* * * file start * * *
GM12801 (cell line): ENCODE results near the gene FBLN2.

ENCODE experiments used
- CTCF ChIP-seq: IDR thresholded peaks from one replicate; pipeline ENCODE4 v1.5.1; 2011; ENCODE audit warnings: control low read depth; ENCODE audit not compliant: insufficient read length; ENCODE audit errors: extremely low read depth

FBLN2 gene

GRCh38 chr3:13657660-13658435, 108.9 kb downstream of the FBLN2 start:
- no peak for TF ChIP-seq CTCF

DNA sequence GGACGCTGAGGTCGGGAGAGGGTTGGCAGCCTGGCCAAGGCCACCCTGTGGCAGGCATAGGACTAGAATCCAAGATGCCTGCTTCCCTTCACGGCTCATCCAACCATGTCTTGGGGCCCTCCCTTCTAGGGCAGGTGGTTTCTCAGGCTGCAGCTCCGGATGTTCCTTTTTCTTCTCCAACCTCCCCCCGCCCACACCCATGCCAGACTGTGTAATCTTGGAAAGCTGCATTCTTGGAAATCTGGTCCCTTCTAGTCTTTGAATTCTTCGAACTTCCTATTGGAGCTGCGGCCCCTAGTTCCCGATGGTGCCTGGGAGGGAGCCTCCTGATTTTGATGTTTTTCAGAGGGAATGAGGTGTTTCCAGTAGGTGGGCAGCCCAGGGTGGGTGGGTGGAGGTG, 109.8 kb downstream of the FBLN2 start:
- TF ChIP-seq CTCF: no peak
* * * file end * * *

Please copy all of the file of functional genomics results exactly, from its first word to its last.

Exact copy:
GM12801 (cell line): ENCODE results near the gene FBLN2.

ENCODE experiments used
- CTCF ChIP-seq: IDR thresholded peaks from one replicate; pipeline ENCODE4 v1.5.1; 2011; ENCODE audit warnings: control low read depth; ENCODE audit not compliant: insufficient read length; ENCODE audit errors: extremely low read depth

FBLN2 gene

GRCh38 chr3:13657660-13658435, 108.9 kb downstream of the FBLN2 start:
- no peak for TF ChIP-seq CTCF

DNA sequence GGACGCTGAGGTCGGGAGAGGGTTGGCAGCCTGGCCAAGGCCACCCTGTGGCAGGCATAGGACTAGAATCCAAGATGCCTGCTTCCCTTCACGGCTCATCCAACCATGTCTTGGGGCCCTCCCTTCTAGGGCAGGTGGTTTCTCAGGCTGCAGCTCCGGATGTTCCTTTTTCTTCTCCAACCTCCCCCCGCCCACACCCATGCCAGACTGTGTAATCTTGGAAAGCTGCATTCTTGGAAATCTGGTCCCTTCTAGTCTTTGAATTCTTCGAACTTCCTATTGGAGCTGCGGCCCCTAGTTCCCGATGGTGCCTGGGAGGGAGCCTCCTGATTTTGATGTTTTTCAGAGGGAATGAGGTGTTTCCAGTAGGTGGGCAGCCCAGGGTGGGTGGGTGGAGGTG, 109.8 kb downstream of the FBLN2 start:
- TF ChIP-seq CTCF: no peak